Why Some People Won’t Be Renewing Their Gym Memberships After The Pandemic

While gyms across the country closed down due to COVID-19, many are beginning to reopen but may find that attracting members could be more difficult than before. Because of the financial burden that was presented to many Americans — particularly those crippled in the Black community — many are planning to spend less than they did before the pandemic. The first thing to go? Fitness memberships.

Though gyms have reopened in more than half of states across the country as stay-at-home orders begin to lift, most under some form of reduced occupancy or other social distancing restrictions. But gym owners should anticipate for these numbers to stay this way for quite some time — even after things return to “normal.” Why exactly? According to CNBC, a new survey shows that 59% of Americans do not plan on renewing their gym memberships once the pandemic is over.

But don’t get it twisted — health and fitness is not being put on the backburner. The national kettlebell (and bicycle) shortage has proven this. Of those surveyed, most found that the pandemic helped them find “more affordable” ways to get exercise and live a healthier lifestyle. From virtual workouts to hitting the pavements, most have found unique ways to burn the calories that they once got from those grueling days inside their favorite gyms.

“Gym owners will need to figure out how to enjoy being uncomfortable,” says Jahkeen Washington, Co-Founder of JTW Fit in Harlem, New York. “We have been experiencing tremendous change with very little signs of “normalcy” on the way. Stay true to your respective crafts but also be willing to explore alternative methods. Your members will love and support you just for the effort alone.”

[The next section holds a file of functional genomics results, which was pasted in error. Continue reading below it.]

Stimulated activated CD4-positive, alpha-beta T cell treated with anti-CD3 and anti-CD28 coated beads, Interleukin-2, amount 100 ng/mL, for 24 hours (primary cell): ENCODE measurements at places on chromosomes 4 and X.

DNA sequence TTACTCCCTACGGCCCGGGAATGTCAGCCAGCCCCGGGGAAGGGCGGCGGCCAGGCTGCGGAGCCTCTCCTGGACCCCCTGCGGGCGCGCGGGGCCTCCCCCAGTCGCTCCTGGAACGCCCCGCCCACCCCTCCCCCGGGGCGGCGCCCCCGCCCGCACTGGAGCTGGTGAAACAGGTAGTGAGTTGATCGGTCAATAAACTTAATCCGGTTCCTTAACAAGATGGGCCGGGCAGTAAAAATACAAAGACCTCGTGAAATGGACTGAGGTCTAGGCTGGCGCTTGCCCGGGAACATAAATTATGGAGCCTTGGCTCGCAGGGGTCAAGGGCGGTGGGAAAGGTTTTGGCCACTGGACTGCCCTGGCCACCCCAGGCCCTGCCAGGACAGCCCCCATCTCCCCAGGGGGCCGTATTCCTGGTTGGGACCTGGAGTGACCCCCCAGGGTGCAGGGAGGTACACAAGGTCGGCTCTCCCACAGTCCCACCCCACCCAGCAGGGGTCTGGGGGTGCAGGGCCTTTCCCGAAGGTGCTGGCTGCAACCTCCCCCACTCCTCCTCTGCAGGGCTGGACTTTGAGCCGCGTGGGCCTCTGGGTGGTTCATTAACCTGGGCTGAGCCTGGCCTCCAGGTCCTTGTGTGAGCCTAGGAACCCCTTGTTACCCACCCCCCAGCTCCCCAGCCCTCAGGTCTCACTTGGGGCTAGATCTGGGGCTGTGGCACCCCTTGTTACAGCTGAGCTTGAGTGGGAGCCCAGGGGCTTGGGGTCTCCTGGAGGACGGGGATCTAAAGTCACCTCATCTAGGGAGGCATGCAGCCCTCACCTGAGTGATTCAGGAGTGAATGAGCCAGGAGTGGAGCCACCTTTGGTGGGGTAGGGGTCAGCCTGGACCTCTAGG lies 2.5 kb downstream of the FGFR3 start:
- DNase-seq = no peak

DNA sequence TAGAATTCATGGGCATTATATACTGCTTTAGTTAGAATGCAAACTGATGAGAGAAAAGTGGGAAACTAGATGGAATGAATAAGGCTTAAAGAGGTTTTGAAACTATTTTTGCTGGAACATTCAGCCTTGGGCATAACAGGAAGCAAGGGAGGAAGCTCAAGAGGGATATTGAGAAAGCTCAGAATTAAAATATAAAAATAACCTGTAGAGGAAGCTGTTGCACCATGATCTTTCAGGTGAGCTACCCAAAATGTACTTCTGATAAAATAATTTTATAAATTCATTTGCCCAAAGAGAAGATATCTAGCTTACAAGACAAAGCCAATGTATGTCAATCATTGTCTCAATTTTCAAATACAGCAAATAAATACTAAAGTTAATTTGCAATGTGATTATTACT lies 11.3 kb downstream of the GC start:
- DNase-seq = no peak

These findings also suggest that many Americans remain skeptical about returning to the gym despite increased safety and cleaning measures and also that many have found at-home workout routines that fit into their lifestyles.

Fitness is a $34 billion industry, and an estimated 20% of Americans have a membership to some kind of fitness club, according to the International Health, Racquet & Sportsclub Association (IHRSA), so it’s interesting to see how the industry will be impacted once a sense of normalcy resumes in the country. 

Respondents of the study said they spent around $177 a month (or about $2,124 a year) on things like gym memberships, fitness classes and personal training. Now with virtual fitness, there are many free and low cost options. When gyms began to shutter, most had to turn to their phones or laptops, turning their homes into their own personal fitness studio.

But some gyms like JTW Fit, they found success in virtual fitness programs. Washington provides a few examples on how gym owners can get creative in providing their members with comparable workouts outside of their physical studios. These ideas include: virtual training (group and personal), outdoors sessions (social distance enforced for safety), online programs for purchase, on demand workout and fitness challenges.

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